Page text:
Nancy Kress’ Nebula Award–winning novella Yesterday’s Kin grew into a trilogy of the same name, beginning with the expansion of this work into the novel Tomorrow’s Kin. The first third of this expansion is the previously published story of visitors from another planet coming to Earth, and the rest of the book covers the ten years following their departure—including the aftermath of the imminent event of which the aliens warned the people of Earth before they left. It shows how it hit some parts of the world harder than others and its effects on the ecosystem, and it also explores various societal attitudes toward the aliens with many blaming the messengers as the cause of the changes that succeeded their warning.

Beginning shortly after the end of the first book in the series, If Tomorrow Comes is a story of survival and adaptation that is mostly set on the visitors’ planet, now commonly known as Kindred. The United States has completed their starship and gathered a group of ambassadors, military personnel, and scientists—including Marianne Jenner, the main protagonist in Tomorrow’s Kin—to travel to Kindred with the goal of setting up diplomatic and trade relations with its people. Unfortunately, the US was not the only country to successfully build a ship capable of traveling to this solar system: the Russians, who suffered greater losses than most and are among those who hold a grudge against the aliens as the bearers of bad news, arrive and destroy the other country’s ship. Only eight of the crew from the US manage to escape via shuttle and remain alive after reaching the planet’s surface. There, they learn that the Russian ship also attacked three of Kindred’s four major cities, killing about one fifth of its people and ruining many of their hospitals and research centers—plus their own starship.

With most of their contingent dead and no ship to transport them back to Earth, this small group’s focus turns to survival: their own, as their bodies have to undergo the unpleasant process of adjusting so they can breathe the planet’s air and eat its food, but mainly that of Kindred’s people. During their space voyage, they unexpectedly jumped fourteen years and landed on the planet shortly before they will encounter the same event that had such a drastic impact on Earth. However, this will have far more dire consequences for Kindred since most of their people will not survive unless scientists can find a solution quickly—but not everyone from Earth wants to make saving the planet’s people their new mission…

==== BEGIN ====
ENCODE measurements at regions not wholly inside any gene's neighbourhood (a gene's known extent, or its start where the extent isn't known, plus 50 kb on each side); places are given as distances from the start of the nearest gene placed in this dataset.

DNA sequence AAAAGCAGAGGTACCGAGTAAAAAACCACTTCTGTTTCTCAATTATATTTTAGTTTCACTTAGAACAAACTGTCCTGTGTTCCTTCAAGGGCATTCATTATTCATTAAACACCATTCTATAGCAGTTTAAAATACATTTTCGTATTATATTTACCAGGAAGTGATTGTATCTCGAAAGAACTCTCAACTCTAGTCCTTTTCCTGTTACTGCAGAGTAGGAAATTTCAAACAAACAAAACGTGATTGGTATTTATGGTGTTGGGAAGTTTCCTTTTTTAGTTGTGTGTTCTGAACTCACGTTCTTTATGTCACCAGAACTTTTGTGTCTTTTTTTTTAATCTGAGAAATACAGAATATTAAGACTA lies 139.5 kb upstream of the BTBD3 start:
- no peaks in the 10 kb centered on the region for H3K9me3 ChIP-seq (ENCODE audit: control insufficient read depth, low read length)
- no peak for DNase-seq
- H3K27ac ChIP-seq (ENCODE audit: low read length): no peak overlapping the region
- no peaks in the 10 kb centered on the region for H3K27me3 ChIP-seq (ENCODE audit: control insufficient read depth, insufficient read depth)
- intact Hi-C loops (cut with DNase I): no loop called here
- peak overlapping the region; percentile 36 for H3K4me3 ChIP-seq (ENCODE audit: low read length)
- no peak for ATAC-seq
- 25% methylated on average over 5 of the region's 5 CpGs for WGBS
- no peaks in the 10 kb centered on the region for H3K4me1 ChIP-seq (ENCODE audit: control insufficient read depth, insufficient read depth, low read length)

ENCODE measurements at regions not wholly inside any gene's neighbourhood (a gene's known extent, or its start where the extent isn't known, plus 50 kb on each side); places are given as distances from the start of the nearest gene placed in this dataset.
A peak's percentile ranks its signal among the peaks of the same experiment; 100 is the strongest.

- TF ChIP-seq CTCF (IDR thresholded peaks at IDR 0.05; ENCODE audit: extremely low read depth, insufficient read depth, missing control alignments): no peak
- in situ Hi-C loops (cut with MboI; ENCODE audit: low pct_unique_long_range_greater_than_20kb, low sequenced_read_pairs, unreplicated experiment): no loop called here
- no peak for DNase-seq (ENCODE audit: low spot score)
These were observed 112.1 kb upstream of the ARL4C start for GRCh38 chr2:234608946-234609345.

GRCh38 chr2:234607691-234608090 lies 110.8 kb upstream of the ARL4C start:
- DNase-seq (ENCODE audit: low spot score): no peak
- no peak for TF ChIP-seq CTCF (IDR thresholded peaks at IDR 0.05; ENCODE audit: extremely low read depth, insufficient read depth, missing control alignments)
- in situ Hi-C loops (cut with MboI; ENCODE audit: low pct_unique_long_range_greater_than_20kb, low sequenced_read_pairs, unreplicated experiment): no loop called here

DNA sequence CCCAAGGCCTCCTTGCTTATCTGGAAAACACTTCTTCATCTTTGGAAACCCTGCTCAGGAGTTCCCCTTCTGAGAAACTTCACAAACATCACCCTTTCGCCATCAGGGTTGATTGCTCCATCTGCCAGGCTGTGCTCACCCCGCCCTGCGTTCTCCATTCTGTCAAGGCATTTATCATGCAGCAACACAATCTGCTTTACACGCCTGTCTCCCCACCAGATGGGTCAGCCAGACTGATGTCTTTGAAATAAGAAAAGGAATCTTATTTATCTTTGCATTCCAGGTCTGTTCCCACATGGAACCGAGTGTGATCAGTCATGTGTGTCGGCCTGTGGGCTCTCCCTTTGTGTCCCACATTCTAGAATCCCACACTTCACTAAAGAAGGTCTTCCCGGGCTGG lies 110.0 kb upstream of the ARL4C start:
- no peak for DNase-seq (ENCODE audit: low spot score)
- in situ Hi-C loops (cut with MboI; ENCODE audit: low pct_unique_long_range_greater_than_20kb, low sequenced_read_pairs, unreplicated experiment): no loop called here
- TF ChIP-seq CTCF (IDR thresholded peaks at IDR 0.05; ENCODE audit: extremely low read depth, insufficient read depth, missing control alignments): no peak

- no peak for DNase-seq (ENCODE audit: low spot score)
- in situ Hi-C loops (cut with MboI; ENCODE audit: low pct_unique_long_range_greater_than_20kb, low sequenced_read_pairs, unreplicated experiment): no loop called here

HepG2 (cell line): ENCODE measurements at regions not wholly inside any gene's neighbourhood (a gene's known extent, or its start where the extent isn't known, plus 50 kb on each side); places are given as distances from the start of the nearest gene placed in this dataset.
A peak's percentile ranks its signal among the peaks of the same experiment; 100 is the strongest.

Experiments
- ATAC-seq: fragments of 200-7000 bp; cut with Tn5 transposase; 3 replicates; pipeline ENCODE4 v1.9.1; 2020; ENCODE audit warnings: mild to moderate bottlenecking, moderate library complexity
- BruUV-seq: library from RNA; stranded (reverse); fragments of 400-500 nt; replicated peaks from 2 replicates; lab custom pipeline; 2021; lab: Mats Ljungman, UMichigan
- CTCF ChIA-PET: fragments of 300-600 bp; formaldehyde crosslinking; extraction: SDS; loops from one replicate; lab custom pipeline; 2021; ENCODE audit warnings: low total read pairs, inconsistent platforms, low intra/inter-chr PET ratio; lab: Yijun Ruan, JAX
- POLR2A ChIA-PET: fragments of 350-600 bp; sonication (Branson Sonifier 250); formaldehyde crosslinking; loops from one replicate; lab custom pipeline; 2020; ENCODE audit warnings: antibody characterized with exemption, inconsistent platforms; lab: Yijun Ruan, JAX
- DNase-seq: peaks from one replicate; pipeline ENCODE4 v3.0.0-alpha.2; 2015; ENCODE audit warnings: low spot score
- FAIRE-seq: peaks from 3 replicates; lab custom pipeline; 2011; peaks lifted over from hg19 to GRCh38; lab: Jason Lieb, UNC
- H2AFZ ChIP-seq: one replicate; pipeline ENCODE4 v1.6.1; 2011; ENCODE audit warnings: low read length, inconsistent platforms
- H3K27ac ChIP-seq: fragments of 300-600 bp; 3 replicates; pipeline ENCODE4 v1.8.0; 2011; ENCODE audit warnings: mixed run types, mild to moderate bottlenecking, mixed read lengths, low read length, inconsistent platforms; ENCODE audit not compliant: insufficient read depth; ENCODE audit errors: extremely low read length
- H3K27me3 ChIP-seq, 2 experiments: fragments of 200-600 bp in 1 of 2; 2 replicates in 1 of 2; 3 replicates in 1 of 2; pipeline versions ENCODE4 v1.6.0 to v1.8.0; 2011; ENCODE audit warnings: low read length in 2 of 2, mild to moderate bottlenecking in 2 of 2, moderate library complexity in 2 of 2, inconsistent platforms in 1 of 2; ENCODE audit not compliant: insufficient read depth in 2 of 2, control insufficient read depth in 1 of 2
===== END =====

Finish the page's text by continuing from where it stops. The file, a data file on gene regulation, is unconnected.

Although I found If Tomorrow Comes to be perfectly readable and interesting, I did not find it as thoroughly engrossing as Tomorrow’s Kin (especially the part composed of Yesterday’s Kin, which remains the highlight of the series thus far). The ideas and science fiction elements were easily the best parts, from the exploration of how Kindred’s almost idyllic society could have come into existence to the integration of science. Yet, the novel’s execution could have been stronger in many ways, especially when it came to its characters.

The most fascinating aspect was Kindred itself: the development of the world and how its people were both similar to and different from Earth’s when faced with the looming potential end of their civilization. Even before twenty percent of their people were killed, they had relatively few people compared to Earth, all of whom lived on one continent with one culture and one government. With their smaller population and land mass, their survival has always been precarious, and a woman who led them centuries ago instituted a peaceful but strictly regulated way of life—traditionally matriarchal due to her influence—that they continue to follow. They are particularly cognizant of protecting Mother World and her resources, and they do not have a military. No one is hungry or homeless since their large family groups tend to ensure everyone is provided for, plus they distribute their wealth. Though Kindred is more harmonious than Earth, its people are not perfect and it’s not a utopia, however. Crime rates are low, but crime does exist—and the threat of extinction has a way of shaking people up, with some of the people of Kindred resenting their visitors for the other ship’s destruction of their cities.